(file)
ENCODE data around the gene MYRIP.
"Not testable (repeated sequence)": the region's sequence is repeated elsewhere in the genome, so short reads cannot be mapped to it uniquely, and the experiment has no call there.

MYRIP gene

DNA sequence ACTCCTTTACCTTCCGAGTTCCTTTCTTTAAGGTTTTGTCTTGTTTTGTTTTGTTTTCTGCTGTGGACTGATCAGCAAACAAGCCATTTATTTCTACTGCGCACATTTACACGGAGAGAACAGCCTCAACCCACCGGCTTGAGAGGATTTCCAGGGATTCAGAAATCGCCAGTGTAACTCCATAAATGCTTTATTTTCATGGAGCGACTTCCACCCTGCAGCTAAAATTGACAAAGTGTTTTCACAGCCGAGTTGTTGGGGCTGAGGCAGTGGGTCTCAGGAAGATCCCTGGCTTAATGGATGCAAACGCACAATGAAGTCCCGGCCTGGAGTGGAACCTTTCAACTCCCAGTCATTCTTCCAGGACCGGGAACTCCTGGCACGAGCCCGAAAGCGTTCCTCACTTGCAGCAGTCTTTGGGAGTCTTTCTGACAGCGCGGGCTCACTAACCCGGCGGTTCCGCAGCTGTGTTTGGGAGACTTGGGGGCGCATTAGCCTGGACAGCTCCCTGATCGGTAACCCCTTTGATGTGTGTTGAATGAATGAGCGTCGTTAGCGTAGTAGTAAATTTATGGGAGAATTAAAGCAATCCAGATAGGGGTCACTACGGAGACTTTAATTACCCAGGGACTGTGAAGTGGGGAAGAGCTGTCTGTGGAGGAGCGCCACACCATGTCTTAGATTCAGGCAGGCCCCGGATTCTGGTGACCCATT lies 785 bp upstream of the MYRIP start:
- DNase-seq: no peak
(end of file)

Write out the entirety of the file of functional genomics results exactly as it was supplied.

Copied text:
ENCODE data around the gene MYRIP.
"Not testable (repeated sequence)": the region's sequence is repeated elsewhere in the genome, so short reads cannot be mapped to it uniquely, and the experiment has no call there.

MYRIP gene

DNA sequence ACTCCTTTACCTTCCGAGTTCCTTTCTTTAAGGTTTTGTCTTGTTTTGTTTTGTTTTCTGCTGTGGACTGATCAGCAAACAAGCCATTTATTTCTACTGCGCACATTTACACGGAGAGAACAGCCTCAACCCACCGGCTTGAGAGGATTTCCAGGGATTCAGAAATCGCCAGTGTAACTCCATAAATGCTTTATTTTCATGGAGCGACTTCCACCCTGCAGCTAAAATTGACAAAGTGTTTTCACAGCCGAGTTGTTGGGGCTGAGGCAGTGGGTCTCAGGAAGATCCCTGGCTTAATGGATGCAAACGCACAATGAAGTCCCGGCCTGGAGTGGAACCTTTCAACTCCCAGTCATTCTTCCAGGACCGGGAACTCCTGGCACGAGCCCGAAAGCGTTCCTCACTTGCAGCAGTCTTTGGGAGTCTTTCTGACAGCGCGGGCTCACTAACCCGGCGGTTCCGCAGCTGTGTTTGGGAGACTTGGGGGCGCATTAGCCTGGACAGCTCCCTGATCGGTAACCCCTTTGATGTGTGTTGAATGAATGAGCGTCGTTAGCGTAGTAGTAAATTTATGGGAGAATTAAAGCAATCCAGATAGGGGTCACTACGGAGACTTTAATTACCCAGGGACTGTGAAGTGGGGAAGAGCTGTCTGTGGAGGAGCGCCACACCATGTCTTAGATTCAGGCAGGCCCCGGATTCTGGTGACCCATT lies 785 bp upstream of the MYRIP start:
- DNase-seq: no peak